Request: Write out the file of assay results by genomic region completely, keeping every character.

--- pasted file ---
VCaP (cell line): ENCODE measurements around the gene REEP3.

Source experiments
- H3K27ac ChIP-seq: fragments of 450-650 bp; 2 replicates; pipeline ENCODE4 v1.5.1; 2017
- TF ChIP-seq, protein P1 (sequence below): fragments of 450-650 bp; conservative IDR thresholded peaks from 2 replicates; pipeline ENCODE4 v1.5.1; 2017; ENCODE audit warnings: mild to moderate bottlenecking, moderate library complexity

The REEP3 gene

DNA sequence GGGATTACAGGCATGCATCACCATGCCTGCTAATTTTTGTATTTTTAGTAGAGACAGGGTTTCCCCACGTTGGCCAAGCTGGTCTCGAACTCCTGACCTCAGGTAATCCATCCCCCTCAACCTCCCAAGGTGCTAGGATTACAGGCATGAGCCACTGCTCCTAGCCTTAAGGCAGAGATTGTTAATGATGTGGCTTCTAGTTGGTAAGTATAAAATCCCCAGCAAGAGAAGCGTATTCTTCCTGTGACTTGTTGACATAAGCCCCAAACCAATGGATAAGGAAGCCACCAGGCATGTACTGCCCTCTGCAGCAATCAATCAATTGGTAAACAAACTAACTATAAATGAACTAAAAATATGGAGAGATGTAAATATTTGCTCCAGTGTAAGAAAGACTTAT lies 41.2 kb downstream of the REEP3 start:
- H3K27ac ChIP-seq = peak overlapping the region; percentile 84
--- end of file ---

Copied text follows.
VCaP (cell line): ENCODE measurements around the gene REEP3.

Source experiments
- H3K27ac ChIP-seq: fragments of 450-650 bp; 2 replicates; pipeline ENCODE4 v1.5.1; 2017
- TF ChIP-seq, protein P1 (sequence below): fragments of 450-650 bp; conservative IDR thresholded peaks from 2 replicates; pipeline ENCODE4 v1.5.1; 2017; ENCODE audit warnings: mild to moderate bottlenecking, moderate library complexity

The REEP3 gene

DNA sequence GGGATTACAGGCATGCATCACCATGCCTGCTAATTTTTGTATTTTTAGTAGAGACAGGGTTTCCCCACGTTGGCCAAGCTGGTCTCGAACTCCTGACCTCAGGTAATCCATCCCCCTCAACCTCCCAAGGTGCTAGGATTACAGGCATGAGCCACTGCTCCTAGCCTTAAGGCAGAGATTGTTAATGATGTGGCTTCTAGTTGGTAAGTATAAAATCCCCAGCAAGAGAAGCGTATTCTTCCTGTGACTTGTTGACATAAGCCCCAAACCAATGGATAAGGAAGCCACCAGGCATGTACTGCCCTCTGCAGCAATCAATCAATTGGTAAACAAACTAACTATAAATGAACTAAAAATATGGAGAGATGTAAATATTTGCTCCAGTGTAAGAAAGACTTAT lies 41.2 kb downstream of the REEP3 start:
- H3K27ac ChIP-seq = peak overlapping the region; percentile 84